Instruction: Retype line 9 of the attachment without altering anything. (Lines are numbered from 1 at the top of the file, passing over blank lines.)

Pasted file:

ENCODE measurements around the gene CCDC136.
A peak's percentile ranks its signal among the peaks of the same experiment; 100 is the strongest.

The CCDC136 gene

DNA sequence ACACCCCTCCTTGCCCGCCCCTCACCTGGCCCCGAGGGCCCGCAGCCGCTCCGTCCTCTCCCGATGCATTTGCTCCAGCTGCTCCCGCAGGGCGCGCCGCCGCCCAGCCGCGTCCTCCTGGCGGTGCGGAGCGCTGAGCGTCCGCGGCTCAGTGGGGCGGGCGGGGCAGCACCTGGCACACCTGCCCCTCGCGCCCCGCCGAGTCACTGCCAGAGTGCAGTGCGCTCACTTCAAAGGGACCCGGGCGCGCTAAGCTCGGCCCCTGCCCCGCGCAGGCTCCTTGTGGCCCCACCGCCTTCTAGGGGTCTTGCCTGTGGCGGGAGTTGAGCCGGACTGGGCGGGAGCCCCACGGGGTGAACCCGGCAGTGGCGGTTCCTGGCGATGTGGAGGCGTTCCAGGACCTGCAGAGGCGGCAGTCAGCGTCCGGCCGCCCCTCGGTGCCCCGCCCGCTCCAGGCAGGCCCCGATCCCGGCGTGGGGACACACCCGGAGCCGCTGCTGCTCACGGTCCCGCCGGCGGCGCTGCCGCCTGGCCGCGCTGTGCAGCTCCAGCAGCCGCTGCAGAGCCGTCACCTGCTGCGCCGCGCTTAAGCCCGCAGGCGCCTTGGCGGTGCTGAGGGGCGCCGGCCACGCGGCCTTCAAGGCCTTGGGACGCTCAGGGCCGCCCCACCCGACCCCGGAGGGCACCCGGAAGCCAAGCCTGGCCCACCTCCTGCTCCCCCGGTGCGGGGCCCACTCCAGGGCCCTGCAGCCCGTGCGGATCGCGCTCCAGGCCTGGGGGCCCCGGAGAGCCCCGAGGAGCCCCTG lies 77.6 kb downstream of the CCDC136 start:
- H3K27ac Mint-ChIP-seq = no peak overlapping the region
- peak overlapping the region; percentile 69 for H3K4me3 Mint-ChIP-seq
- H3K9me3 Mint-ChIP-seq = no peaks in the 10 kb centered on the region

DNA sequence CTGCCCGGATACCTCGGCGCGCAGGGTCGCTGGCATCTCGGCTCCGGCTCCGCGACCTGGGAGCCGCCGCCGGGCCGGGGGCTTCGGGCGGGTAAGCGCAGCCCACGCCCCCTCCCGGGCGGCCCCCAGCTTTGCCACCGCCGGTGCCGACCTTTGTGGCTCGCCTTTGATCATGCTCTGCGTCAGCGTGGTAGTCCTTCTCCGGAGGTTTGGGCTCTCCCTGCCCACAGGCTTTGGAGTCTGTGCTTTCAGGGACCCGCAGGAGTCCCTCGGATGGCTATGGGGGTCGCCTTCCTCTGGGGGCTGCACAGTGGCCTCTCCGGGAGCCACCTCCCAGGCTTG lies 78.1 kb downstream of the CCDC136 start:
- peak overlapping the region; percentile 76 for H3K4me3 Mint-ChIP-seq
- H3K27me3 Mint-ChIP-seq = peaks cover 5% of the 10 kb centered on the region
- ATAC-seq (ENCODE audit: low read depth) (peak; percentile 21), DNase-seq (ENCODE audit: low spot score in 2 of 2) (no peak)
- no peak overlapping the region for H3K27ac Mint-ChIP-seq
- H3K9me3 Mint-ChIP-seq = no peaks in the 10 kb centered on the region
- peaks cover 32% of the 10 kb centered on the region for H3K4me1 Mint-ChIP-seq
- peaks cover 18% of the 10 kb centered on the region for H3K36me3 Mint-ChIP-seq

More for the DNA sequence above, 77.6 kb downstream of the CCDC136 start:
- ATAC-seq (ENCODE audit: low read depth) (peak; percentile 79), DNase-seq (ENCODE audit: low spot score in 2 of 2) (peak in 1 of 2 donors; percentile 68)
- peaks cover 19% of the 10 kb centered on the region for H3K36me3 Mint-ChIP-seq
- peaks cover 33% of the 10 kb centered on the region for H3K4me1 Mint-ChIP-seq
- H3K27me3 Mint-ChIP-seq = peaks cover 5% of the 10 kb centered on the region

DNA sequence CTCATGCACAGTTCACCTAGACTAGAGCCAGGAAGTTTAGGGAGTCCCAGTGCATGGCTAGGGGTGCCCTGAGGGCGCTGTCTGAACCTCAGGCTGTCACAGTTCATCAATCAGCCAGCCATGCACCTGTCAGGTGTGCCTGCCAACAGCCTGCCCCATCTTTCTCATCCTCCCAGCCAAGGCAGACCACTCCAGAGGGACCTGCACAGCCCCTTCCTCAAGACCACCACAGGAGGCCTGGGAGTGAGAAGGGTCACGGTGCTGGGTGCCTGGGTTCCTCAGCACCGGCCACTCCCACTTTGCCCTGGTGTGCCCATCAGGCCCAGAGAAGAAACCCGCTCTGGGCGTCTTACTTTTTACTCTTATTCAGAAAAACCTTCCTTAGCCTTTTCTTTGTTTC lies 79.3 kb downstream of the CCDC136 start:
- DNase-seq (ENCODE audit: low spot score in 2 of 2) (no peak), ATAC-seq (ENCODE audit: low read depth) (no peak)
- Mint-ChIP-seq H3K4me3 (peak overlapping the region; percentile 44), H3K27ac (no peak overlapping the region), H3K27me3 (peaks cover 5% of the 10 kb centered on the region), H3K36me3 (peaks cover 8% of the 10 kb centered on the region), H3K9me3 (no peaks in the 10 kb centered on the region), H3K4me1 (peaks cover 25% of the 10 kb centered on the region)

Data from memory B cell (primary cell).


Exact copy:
- peak overlapping the region; percentile 76 for H3K4me3 Mint-ChIP-seq